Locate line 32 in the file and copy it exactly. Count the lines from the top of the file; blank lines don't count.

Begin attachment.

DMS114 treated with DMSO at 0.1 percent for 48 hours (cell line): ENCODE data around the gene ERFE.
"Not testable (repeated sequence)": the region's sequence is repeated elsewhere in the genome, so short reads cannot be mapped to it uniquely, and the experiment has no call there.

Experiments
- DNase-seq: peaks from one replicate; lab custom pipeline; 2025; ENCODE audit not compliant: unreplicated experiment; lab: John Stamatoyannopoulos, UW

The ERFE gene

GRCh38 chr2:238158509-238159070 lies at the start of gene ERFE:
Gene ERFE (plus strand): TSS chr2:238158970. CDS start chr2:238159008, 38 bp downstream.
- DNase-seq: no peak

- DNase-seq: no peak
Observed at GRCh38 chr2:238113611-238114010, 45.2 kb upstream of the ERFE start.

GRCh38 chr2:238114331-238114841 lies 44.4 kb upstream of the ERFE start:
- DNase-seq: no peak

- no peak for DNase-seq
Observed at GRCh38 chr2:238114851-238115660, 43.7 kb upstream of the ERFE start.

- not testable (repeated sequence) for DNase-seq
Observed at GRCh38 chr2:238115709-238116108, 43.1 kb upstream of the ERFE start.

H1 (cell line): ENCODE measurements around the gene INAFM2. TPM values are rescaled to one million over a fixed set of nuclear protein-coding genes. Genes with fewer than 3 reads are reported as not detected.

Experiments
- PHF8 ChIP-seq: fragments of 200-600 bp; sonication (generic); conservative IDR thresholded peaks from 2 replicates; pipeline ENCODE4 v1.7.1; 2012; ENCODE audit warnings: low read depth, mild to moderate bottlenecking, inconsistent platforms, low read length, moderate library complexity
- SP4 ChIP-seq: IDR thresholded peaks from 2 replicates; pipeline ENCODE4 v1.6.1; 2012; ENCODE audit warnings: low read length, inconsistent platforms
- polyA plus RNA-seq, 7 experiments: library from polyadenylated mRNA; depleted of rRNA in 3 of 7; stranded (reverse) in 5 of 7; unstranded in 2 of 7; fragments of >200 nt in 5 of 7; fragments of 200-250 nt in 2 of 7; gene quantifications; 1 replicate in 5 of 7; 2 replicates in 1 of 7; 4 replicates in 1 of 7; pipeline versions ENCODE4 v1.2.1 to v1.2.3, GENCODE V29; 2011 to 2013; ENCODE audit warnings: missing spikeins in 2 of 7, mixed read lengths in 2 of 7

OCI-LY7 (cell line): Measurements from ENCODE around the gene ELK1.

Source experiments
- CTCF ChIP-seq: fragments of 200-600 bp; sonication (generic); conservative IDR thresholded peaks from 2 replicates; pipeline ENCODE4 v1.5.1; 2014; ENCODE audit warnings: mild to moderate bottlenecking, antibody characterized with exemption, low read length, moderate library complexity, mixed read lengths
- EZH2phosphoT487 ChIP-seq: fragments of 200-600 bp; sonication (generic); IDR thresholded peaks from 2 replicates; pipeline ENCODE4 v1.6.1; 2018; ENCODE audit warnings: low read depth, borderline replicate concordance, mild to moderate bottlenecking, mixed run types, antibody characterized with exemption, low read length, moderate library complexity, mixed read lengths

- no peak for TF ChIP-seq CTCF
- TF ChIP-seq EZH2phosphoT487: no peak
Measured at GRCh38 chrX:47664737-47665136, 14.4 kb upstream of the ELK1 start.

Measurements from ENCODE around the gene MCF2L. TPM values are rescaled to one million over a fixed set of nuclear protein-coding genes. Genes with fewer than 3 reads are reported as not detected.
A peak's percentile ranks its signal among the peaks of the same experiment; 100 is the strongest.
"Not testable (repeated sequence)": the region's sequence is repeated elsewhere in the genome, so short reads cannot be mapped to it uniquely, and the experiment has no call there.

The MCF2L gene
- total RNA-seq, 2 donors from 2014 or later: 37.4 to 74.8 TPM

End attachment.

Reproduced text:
The MCF2L gene